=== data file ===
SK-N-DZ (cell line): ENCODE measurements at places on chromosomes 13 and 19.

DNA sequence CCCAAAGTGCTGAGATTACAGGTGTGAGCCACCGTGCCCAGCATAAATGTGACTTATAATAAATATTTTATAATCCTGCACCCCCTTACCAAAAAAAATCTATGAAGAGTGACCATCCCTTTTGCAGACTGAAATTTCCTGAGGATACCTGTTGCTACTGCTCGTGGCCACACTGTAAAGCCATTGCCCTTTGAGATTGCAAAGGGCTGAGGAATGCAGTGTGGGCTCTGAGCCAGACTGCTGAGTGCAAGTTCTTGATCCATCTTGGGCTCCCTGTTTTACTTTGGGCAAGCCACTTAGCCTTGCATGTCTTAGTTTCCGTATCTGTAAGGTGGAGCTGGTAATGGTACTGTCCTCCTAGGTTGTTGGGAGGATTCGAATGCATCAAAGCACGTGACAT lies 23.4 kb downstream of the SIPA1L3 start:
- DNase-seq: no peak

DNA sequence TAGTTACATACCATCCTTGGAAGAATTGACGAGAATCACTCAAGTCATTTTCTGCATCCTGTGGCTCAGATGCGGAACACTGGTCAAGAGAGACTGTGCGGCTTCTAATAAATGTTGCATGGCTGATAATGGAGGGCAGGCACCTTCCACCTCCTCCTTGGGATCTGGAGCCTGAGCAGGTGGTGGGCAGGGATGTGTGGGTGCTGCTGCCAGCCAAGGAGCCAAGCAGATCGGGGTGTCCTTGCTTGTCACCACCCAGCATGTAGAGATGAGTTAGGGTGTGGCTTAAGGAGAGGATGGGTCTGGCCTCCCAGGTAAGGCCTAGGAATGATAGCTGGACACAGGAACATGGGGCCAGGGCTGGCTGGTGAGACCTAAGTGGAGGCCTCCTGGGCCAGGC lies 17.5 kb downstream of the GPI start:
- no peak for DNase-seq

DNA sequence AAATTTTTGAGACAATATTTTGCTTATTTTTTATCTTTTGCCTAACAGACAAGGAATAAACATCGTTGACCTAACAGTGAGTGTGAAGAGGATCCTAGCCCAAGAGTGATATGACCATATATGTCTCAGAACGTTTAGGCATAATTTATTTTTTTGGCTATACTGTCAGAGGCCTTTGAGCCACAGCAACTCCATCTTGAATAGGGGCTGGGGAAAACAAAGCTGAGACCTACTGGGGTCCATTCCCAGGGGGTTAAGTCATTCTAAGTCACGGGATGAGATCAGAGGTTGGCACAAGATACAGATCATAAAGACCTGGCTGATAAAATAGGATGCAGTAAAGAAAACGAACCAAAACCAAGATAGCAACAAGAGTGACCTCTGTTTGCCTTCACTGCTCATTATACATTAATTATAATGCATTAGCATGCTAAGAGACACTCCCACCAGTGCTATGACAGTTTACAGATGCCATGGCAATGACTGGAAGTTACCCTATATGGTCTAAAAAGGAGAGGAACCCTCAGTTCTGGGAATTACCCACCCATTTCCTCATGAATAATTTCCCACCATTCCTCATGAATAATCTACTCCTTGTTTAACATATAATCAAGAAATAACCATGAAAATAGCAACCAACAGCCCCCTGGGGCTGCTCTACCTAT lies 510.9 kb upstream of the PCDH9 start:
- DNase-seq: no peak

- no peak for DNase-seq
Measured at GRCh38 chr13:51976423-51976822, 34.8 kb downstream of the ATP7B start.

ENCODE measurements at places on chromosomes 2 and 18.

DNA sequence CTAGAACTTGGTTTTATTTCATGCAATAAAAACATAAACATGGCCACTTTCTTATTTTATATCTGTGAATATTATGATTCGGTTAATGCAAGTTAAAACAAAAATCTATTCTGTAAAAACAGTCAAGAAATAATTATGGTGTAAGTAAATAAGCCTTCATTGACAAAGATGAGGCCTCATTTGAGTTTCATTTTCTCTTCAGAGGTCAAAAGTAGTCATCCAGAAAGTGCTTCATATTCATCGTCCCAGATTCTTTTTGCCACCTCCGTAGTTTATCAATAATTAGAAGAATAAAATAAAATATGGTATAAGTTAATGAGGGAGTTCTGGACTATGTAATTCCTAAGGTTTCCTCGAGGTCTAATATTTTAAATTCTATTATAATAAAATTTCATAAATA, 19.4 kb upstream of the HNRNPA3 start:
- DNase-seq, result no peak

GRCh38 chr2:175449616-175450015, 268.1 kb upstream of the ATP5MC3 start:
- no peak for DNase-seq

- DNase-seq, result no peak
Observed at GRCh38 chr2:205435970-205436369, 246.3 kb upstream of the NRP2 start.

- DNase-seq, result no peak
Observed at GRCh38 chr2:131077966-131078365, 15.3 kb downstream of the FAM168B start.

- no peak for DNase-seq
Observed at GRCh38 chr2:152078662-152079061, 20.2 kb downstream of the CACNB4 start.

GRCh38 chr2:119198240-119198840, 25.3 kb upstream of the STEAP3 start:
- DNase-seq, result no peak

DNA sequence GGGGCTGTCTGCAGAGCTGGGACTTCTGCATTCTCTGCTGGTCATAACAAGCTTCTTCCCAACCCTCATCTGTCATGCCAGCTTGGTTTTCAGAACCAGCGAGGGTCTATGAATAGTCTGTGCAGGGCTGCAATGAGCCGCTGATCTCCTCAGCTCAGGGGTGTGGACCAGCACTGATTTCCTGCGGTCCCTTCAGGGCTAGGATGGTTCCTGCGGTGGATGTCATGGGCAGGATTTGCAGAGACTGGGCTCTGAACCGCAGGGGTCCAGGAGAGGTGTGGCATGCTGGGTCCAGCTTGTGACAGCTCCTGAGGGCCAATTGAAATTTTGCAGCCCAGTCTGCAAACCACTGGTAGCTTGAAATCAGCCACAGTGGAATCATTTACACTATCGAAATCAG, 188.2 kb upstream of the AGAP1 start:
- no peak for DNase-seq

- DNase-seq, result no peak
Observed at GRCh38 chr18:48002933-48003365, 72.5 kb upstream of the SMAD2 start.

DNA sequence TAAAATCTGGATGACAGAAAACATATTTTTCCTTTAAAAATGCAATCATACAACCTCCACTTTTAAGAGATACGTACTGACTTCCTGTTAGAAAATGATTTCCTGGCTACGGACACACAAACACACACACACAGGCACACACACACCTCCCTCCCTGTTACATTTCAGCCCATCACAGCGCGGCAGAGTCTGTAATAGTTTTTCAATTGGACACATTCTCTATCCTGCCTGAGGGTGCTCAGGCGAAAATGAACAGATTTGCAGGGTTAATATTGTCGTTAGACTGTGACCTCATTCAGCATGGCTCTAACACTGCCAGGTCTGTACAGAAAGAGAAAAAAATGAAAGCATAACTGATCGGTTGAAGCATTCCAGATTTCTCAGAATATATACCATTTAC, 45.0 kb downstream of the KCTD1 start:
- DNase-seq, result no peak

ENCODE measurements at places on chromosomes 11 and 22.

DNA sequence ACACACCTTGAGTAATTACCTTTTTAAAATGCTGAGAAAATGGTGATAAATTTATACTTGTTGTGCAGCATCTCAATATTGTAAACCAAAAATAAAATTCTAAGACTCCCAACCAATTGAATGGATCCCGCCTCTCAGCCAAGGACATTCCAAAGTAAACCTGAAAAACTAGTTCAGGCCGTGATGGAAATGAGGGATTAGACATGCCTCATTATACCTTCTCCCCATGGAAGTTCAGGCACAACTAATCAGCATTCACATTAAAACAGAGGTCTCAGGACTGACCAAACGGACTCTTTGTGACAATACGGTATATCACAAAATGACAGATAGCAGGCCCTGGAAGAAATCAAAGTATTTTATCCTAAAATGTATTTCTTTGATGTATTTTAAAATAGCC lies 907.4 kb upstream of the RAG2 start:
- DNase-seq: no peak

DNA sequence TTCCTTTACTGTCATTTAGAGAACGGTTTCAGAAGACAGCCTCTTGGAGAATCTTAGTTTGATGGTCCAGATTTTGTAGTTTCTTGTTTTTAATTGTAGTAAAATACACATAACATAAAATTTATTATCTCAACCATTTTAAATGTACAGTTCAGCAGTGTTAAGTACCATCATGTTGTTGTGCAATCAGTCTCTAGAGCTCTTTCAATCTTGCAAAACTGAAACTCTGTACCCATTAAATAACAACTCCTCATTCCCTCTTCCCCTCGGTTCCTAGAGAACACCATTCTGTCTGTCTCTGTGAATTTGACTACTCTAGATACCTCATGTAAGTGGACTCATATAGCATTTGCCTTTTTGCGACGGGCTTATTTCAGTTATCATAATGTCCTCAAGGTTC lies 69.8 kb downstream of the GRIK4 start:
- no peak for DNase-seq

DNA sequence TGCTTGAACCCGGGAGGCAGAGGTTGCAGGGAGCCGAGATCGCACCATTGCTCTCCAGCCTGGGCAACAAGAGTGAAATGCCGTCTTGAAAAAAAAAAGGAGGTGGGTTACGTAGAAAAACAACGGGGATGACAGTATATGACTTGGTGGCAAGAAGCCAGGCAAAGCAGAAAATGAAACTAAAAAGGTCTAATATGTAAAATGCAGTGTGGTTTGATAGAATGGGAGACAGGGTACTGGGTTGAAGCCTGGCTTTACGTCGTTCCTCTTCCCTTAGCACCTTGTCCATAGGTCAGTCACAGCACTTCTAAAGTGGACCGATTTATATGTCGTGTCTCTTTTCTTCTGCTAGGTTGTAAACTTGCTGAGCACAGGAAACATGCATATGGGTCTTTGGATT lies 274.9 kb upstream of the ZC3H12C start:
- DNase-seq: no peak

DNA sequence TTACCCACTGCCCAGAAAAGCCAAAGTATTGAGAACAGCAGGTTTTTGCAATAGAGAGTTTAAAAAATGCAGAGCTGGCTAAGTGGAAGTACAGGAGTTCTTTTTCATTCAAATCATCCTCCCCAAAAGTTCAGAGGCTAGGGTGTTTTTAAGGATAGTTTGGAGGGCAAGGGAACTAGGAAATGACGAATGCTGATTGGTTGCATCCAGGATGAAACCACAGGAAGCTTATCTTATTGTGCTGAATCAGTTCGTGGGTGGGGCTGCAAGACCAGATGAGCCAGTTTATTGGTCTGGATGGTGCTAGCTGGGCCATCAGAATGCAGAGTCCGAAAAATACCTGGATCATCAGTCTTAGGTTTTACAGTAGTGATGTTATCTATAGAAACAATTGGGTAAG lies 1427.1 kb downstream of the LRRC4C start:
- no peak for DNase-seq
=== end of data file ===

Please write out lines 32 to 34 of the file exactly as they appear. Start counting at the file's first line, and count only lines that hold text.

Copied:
DNA sequence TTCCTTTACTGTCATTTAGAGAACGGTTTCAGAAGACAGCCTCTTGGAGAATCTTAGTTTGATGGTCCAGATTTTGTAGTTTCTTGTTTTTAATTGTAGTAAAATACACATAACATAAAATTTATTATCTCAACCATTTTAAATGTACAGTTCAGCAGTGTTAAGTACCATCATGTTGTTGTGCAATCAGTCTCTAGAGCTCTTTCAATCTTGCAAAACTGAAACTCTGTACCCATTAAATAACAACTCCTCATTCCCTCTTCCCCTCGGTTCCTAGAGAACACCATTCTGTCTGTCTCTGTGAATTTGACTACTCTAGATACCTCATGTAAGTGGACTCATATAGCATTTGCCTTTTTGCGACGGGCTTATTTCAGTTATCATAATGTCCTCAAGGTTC lies 69.8 kb downstream of the GRIK4 start:
- no peak for DNase-seq

DNA sequence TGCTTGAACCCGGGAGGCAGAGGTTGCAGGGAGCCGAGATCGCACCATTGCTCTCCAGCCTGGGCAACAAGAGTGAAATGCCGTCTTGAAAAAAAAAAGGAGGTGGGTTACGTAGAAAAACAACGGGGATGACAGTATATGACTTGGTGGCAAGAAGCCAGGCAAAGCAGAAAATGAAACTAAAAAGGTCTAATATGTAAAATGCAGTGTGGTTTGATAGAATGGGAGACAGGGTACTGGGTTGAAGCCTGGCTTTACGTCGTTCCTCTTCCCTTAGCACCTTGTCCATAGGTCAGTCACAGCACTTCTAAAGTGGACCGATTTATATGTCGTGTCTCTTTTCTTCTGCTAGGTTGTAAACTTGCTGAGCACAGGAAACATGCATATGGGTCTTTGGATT lies 274.9 kb upstream of the ZC3H12C start: